Given the longevity and reach of these Facebook groups, it’s safe to say that the kampung spirit transcends location.
VTL Travelling: It’s Complicated
When travelling became somewhat normal again, it wasn’t a return to the glory days of pre-pandemic travel, where booking a ticket involved pressing buttons on your phone. The process has become a little more complicated than that. There are a slew of things to do before you travel – documents to prepare, test centres to visit, and all of this while we keep an eye on the capricious developments of Covid-19.
As discussed in a previous VTL travel article, the laundry list of tests is daunting and costly. For example, Megan Khaw, a 24-year-old social media specialist, explains that her tests amounted to roughly S$600 for her trip to Korea.
Her pre-departure and on-arrival PCR tests amounted to S$242. Her self-administered ART tests on days 2, 3, 4, and 5 costs S$5 each, while her supervised ART on days 3 and 7 were S$15 each. Her Day 6 and 7 pre-departure PCR test was conducted at S$125 and another S$125 on-arrival PCR test in Singapore.
“This was all extremely confusing to plan out, and I had to do so much more research,” explains Megan. “There were already some articles out about the South Korea VTL, so I studied them strenuously. The rules are always changing, so I had to keep up to date with the news all the time too.”
More than the cost, there is a fear of forgetting or missing out on any part of these tests. Pandemic or no pandemic, there is nothing worse than not being allowed to board the flight or bus at the last moment because of a missing document.
These VTL support groups, such as VTL Travel to Singapore, provides a wealth of helpful information for those unfamiliar with the various new protocols involved. A common thread in these Facebook groups is not knowing where to get started; helpful posts make the process less troublesome.
Teh Aik Hui, a video producer, 28, recalls how VTL groups such as these were essential and helpful in preparing for her trip home to Malaysia. “I joined this VTL group to get a better understanding of the restrictions and requirements in place for travelling to Malaysia,” she mentions.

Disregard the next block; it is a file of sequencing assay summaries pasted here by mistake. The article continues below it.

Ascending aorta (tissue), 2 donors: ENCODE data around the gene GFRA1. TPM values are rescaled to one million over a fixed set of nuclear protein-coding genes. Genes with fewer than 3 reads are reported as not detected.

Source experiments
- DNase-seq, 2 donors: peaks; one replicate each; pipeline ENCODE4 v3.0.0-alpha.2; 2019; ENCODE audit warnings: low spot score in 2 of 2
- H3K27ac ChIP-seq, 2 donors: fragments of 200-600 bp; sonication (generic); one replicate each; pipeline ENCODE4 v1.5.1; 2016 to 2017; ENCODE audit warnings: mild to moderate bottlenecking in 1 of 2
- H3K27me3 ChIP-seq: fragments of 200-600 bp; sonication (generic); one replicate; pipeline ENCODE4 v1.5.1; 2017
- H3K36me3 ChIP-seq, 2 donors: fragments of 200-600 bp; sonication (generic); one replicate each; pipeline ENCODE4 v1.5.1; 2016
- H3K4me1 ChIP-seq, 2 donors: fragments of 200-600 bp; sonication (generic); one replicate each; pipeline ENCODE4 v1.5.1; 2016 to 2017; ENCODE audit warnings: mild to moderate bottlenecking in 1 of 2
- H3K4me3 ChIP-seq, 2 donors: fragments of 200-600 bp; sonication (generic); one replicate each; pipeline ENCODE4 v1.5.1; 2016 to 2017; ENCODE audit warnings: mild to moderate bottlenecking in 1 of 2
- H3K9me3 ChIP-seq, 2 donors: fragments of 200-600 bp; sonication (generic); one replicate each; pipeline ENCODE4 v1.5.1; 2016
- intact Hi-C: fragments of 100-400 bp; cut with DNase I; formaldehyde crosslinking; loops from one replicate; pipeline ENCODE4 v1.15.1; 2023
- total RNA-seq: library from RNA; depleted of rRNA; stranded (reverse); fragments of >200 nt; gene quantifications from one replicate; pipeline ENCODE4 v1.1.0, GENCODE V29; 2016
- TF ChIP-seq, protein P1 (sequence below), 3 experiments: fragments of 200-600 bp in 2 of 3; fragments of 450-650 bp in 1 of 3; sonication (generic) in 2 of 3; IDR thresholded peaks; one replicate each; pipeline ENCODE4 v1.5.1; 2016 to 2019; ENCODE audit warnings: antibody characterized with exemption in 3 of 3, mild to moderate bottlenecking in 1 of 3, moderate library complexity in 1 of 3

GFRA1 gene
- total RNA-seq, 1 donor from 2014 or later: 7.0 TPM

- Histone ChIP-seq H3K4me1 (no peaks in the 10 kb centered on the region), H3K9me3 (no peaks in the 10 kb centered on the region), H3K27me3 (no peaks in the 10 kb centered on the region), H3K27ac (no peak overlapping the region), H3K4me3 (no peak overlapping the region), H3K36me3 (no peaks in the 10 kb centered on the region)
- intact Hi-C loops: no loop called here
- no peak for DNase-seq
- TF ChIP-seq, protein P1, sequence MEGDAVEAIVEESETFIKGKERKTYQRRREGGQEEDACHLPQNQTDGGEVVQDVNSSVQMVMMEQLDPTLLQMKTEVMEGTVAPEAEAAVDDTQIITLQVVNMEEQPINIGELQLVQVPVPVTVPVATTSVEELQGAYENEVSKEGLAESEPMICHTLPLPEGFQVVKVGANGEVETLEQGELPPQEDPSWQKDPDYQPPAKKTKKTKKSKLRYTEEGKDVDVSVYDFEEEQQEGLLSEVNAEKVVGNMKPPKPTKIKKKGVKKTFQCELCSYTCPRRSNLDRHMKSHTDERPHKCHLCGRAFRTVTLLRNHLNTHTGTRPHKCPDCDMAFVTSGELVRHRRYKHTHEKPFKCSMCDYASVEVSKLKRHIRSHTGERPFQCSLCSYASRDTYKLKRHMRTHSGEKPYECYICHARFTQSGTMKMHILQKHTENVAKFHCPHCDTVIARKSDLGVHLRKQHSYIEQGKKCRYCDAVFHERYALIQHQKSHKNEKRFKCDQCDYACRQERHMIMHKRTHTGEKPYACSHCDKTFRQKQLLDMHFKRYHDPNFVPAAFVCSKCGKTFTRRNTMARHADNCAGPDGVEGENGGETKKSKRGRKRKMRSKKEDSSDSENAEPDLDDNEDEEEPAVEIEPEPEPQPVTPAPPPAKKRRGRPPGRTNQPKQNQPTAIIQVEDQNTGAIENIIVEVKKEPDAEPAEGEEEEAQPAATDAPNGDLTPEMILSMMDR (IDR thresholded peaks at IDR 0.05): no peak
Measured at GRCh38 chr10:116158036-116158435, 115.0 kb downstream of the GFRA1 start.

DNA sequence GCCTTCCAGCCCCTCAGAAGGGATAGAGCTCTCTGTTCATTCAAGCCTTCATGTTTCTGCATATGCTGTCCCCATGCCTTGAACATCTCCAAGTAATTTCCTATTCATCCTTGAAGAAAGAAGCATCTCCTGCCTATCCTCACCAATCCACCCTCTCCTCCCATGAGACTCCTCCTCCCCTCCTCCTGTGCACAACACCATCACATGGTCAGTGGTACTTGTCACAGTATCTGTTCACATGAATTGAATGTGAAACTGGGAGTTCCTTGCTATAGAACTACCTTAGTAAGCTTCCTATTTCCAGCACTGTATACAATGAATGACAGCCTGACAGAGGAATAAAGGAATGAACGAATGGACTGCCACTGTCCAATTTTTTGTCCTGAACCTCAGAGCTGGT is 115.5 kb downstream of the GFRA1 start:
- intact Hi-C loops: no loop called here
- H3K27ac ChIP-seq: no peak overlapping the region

When it comes to travel, several factions of travellers have emerged. For those who have recovered from Covid-19, the paperwork to prepare looks a little different whether you are travelling by land or air.
Facebook posts like these make the sometimes confusing rules of VTL travel straightforward and easy to understand, taking away some of the fear and intimidation that travel brings.
Of course, given the sheer number of people in these groups, sifting through all the information can be a task in and of itself. However, Aik Hui emphasises how valuable and assuring the collective help has been.
Not only that, its members have become people you can count on when the rules are in a state of constant flux.
“The people who run this group are so efficient and on the ball, especially considering the fact that they are doing it all voluntarily. The updates in the group were very frequent, and if anyone had a question to ask, it was usually answered very quickly,” adds Aik Hui.
On this point, Grace adds: “While groups are an incredible place for people to share their learnings and experiences, it is important to remember to always refer to official sources for information. During the pandemic, Meta connected over 2 billion people to the COVID-19 Information Centre – a centralised global resource with information from authorities like the WHO, UNICEF and national health ministries”.